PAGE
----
The Fifth Element is an intergalactic horological weather station enabling accurate weather forecasting even when the power goes down. Four (UFO) elements: clock, barometer, hygrometer, and thermometer combine in a mothership (with Ross, the alien pilot) to create an entity much larger than the sum of its parts: The Fifth Element.
An analog weather station might at first glance appear anachronistic; however, when the storm hits and the power goes down, the Fifth Element will still work perfectly. And, in the worst-case scenario, you can hitch a ride off planet Earth with Ross.
MB&F founder Maximilian Büsser long admired desktop weather stations of the last century, but frustrated in not finding the right vintage model for himself decided to create his own.
Four removable and interchangeable instrument Elements make up the Fifth Element:
- Clock Element Because weather forecasting is based on the speed of changes over time, the accurate time is required for meteorological observations. For the Fifth Element, L’Epée 1839 reengineered and skeletonized their 8-day clock movement to maximize transparency and visual access.
- Barometer Element The barometer, which measures air pressure, is the mainstay of weather forecasting: as a general rule, increasing air pressure foretells good clear weather, decreasing air pressure portends inclement weather. The faster the change, the more extreme the coming weather.
- Hygrometer Element The hygrometer measures the percentage of water vapor in the air; it displays this as a percentage of the maximum amount of moisture that might be held at a given temperature.
- Thermometer Element Thermometers don’t simply measure temperature, but the average kinetic energy of a substance: the higher the temperature, the higher the energy. A thermometer is essentially a power reserve indication of the energy in the atmosphere around us.
While the Fifth Element attends to the serious side of weather forecasting with joyful fantasy, this space-age weather station was only made possible thanks to L’Epée 1839, which mastered the precision manufacturing of the intricate series of curves and circles within circles that make up the large structure. Over 500 individual components form the mother ship and its interchangeable Elements; more than many grand complications!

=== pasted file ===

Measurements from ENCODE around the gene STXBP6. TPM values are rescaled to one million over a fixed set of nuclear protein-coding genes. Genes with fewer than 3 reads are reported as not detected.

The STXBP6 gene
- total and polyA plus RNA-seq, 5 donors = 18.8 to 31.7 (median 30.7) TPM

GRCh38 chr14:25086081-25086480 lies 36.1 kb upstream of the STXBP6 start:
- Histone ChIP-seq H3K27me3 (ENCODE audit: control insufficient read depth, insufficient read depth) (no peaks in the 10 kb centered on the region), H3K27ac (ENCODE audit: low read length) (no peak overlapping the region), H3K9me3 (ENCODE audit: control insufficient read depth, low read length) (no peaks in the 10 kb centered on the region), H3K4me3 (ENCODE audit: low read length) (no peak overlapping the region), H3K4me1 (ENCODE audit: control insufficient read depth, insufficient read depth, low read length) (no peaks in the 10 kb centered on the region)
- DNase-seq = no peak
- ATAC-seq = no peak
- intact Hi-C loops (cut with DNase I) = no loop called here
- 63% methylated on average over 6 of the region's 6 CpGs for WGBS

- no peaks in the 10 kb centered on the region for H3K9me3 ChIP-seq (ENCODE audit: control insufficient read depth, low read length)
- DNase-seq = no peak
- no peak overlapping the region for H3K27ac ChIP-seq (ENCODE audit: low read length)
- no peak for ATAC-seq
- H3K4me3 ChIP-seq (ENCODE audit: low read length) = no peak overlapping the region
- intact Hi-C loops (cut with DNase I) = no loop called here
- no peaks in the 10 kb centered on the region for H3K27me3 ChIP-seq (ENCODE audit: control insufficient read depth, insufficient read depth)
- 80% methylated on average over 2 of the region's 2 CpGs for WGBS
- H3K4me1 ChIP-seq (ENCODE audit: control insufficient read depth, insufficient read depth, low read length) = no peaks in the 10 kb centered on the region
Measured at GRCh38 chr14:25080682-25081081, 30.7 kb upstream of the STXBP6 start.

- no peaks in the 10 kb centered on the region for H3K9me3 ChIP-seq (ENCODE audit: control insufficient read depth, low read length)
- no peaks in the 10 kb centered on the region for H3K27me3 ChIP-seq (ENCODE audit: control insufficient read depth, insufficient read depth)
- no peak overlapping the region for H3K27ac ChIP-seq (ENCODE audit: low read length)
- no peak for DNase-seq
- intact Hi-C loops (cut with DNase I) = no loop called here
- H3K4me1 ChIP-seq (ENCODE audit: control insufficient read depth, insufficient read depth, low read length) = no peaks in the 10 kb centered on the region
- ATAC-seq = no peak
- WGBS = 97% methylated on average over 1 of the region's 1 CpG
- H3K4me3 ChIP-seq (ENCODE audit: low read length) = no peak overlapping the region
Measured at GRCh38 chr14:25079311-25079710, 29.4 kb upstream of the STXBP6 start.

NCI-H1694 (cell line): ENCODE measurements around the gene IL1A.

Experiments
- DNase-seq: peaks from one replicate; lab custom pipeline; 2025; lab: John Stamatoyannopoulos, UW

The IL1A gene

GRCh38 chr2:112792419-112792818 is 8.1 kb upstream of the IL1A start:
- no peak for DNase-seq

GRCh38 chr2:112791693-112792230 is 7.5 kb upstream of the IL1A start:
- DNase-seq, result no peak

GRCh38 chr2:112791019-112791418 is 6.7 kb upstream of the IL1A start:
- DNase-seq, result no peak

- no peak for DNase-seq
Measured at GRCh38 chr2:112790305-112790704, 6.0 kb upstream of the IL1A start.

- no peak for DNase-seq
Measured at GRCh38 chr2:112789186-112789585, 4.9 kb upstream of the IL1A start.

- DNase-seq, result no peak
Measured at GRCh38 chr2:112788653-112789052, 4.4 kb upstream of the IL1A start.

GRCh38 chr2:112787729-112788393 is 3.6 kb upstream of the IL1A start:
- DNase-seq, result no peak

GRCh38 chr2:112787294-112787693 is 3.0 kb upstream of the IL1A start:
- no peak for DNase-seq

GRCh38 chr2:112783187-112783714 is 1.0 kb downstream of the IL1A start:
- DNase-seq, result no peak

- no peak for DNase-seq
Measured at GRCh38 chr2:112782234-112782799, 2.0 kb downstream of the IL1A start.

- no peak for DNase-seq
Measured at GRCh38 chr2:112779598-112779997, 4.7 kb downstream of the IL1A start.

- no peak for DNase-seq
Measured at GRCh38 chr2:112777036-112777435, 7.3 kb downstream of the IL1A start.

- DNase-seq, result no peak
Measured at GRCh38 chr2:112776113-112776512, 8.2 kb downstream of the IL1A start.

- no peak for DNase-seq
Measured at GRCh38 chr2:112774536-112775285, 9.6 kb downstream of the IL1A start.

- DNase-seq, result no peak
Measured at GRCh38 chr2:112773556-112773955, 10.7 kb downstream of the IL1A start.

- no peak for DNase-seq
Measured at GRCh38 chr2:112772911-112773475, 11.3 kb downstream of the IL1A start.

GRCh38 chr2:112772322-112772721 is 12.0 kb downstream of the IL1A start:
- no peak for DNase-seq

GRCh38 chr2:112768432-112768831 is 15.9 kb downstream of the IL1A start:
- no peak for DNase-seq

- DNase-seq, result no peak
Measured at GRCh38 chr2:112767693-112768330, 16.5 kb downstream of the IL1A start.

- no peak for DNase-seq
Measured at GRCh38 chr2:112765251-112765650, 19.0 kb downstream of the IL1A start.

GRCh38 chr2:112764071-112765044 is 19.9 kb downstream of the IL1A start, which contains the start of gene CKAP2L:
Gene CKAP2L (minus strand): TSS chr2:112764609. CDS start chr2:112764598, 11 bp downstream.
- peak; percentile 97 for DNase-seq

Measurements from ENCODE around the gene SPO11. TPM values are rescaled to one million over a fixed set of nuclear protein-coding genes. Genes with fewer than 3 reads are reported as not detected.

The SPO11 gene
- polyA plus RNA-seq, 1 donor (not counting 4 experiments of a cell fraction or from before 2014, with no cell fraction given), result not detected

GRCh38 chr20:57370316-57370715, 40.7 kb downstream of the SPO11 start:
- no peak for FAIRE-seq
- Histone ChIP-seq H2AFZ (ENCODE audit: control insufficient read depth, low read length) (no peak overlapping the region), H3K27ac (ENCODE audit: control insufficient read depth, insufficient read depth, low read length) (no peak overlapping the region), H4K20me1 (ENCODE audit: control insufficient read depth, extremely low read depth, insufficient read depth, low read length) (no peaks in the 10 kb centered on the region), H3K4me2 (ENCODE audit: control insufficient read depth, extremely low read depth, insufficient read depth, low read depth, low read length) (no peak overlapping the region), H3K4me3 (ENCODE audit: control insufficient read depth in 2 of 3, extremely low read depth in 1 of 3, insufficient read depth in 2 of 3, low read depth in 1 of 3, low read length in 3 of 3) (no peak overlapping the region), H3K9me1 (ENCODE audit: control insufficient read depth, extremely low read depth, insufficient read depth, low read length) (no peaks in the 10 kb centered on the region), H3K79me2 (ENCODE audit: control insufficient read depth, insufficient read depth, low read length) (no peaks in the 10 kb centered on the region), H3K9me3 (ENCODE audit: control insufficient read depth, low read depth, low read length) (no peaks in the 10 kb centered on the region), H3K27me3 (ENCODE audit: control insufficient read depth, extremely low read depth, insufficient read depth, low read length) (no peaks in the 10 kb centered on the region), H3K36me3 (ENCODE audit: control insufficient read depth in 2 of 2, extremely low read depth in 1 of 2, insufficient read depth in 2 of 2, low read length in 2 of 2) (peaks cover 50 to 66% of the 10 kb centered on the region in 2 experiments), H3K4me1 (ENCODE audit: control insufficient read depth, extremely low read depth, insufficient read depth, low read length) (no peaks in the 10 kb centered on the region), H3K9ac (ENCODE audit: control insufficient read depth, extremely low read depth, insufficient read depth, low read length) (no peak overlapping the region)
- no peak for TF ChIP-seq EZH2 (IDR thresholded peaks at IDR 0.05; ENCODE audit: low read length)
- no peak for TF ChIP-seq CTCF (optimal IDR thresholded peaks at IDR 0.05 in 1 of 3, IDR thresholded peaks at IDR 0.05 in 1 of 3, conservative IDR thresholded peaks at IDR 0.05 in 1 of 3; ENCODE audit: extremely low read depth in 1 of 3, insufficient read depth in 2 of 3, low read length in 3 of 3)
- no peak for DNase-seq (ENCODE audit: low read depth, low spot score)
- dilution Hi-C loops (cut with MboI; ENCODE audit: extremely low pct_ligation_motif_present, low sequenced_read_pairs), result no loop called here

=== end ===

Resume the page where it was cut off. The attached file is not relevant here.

And there’s one more function that MB&F surreptitiously integrates into all of its machines: the ability to make you smile. For the Fifth Element, that role goes to Ross: thanks to his own manually-wound, air-regulated movement, the alien pilot rotates around the UFO’s cockpit checking that the skies are clear of both clouds and hostile invaders.
Inspiration and Design: MB&F founder Maximilian Büsser had long looked for a beautiful vintage desktop weather station for himself, but could never find exactly what he was after; so with then intern-designer Stefano Panterotto he set about developing his own. The Fifth Element is a confluence of fantasies from classic UFO films, books, and comics of the 1950-60s with the desktop weather stations that were popular before weather forecasts were available on our phones.
The team researched weather stations across the last 100 years as well as the concepts of transparency, biomorphism, and both “inclusion” and “swarm” in animal/insect worlds.
While the Fifth Element was to be larger than its individual elements, each element had to be a strong standalone feature in itself: the team identified and came to understand each element, their stories, and how to feature them in a highly original way without concealing mechanical features.